Last night Sports Illustrated reported that, following the Houston Astros’ Game 6 victory over the Yankees on Saturday night, Astros Assistant General Manager Brandon Taubman shouted at a group of three female reporters, “Thank god we got [Roberto] Osuna! I’m so [expletive] glad we got Osuna!” Taubman reportedly repeated the phrase half a dozen times. The Sports Illustrated report was later corroborated by no less than four reporters apart from the Sports Illustrated reporter who were in the clubhouse and witnessed the incident.

The comments and their context strongly suggested that Taubman was, at best, making light of the criticism the Astros received for trading for Osuna following his domestic violence suspension resulting from very serious domestic violence charges lodged against him in 2018. To some it smacked of Taubman taking something of a victory lap over the Astros’ controversial — and poorly handled — acquisition of Osuna and came off as extraordinarily insensitive and abjectly tone deaf.

The Astros originally declined comment before the report was published. Late last night, after the story went live and once it became apparent that it cast Taubman in a bad light, they issued an angry and defensive statement, calling the Sports Illustrated article “misleading and completely irresponsible.” Again, despite the fact that the report was corroborated by multiple eyewitnesses. The team’s statement was itself then subjected to intense criticism today.

The Astros are now taking their third bite at the apple, releasing the following statements:

It’s worth noting that nowhere here do the Astros apologize or even reference last night’s statement which, in essence, called Sports Illustrated reporter Stephanie Apstein a liar. A statement which they no doubt would’ve let be the last word if it hadn’t been met with such pushback. Which suggests that the above statements — of the “I’m sorry if anyone was offended” non-apology apology variety — are more about damage control than sincerity.

It’s also worth noting that Taubman’s comment takes the oh-so-common tack of referencing the fact that he is a “husband and a father,” which is irrelevant given that at issue were his acts and words, not his identity. We are not what we believe ourselves to be in our heart of hearts. We are what we do. We are how we treat one another. That’s all that matters. Attempts to deflect from that basic fact of humanity are, just that, deflections. And patronizing ones at that. Taubman’s statement would’ve been way better if it had stopped after the second sentence.

As for owner Jim Crane’s statement, it continues the Astros’ tack of wanting to have it both ways. There is no rule that says they could not have traded for Roberto Osuna. What made the whole episode unseemly, however, is how they claimed to have a “zero tolerance” policy against domestic violence and claimed not to be breaking it when they clearly did so because, hey, Osuna was cheaply had. Which means that they actually have a “some tolerance” policy — as do a lot of teams — but they wanted to act like they were better than that and deflect criticism from those who took issue. Here again, Crane wants it both ways by using what should be a straight apology for one of his top employees’ boorish behavior as an opportunity to once again claim that they are better than they truly are when it comes to domestic violence.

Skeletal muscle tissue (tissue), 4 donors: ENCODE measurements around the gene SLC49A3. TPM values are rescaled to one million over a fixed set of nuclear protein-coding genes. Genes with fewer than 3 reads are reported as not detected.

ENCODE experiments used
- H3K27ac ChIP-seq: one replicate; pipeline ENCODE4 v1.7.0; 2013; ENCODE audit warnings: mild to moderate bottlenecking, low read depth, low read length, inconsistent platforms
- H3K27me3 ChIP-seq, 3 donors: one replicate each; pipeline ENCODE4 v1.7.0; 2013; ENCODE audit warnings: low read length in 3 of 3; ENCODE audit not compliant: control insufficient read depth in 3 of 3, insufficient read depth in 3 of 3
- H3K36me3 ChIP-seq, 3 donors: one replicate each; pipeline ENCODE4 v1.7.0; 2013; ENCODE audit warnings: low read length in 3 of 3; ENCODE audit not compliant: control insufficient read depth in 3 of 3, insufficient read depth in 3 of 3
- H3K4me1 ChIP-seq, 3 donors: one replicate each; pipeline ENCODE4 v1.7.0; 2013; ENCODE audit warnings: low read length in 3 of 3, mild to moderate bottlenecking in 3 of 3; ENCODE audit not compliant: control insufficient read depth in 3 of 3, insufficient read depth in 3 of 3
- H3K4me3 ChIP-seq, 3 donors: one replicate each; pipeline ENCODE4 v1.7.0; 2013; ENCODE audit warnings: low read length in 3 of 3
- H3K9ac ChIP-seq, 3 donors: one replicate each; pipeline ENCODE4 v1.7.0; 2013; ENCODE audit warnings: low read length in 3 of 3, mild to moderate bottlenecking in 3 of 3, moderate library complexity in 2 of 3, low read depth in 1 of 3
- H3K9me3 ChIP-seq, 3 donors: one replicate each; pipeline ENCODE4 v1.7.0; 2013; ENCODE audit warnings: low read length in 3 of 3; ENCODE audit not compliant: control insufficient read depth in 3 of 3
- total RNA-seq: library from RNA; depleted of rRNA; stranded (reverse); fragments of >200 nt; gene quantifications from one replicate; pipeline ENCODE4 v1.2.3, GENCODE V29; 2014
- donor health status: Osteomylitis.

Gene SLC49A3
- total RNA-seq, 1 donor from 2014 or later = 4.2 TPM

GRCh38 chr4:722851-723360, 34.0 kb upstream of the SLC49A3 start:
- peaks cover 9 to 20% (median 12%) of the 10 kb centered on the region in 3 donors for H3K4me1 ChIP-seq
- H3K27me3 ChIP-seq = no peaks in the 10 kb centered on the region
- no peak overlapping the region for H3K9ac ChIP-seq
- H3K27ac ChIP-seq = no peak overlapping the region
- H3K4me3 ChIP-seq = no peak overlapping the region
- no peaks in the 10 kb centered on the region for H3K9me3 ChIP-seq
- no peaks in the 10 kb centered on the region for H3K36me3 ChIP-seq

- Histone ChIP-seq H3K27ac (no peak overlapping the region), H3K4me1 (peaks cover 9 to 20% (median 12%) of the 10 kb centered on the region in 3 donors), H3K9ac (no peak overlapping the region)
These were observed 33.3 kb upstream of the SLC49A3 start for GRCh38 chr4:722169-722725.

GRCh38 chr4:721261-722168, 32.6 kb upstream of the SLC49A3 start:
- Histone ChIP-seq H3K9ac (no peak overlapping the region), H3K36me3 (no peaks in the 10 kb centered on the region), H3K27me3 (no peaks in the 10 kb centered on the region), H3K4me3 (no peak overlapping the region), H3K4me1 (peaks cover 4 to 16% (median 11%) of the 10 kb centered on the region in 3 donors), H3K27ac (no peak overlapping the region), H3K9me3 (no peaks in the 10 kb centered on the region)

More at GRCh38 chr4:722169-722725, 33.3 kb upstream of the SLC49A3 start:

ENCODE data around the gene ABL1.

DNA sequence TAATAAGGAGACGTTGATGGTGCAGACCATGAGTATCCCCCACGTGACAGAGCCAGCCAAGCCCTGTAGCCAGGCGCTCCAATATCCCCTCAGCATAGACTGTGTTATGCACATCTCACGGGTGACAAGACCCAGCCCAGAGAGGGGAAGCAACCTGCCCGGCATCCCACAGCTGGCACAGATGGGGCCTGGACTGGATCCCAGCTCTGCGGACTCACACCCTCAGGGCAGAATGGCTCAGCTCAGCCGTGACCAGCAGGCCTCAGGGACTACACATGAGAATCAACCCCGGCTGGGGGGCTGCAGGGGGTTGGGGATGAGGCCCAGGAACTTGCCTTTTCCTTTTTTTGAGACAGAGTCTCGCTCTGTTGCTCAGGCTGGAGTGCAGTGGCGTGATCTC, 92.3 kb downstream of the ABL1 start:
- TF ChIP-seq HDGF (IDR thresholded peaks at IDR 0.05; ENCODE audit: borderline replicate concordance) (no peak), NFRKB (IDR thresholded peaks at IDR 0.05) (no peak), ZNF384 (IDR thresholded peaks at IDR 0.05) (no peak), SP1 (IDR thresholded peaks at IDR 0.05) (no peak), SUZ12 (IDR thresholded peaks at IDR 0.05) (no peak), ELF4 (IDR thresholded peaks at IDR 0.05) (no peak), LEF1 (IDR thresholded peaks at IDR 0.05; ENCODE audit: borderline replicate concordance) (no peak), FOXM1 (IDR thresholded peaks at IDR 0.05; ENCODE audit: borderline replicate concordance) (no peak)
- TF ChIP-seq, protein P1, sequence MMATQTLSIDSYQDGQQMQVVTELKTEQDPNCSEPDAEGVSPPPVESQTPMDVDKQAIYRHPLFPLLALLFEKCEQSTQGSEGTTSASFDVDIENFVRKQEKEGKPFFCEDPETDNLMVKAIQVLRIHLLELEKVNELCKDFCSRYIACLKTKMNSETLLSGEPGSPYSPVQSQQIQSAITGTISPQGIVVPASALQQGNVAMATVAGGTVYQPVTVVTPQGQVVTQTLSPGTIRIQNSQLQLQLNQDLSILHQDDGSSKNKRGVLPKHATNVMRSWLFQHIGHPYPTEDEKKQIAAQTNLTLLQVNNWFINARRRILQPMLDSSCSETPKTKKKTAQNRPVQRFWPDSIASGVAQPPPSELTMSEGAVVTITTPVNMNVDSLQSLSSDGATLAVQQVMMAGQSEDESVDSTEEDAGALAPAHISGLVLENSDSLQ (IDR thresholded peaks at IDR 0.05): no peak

If you don’t have to care about an issue and you, in fact, don’t care, well, fine. You may catch hell from people for that stance, but you can do what you want. If, however, you want credit for being on top of an issue, do the work to earn it. If you fall short of your or society’s expectations, apologize and try to do better. What you cannot do is fail and then try to use your failure as a means of turning the tables on those who criticize you while claiming that, actually, you’re really really good on the topic.

Major League Baseball has also weighed in:

“Domestic violence is extraordinarily serious and everyone in baseball must use care to not engage in any behavior — whether intentional or not — that could be construed as minimizing the egregiousness of an act of domestic violence.  We became aware of this incident through the Sports Illustrated article.  The Astros have disputed Sports Illustrated’s characterization of the incident.  MLB will interview those involved before commenting further.”

The comment came out at almost the exact same time the Astros’ comments were released, which suggests to me that they were coordinated. Which, hey, they’re all trying to end the conversation about this before the first pitch of tonight’s Game 1. I will not hold my breath for anything to come of MLB’s “interviews” of those involved.

As for the Astros, here is some free advice: “I. Am. Sorry. I. Was. Wrong. I. Should. Not. Have. Done/Said. That.”

Apologies are easy. We’re taught how to do them when we’re two years-old. Only when we start thinking we’re better than everyone do we start qualifying them to the skies to the point where they lose all meaning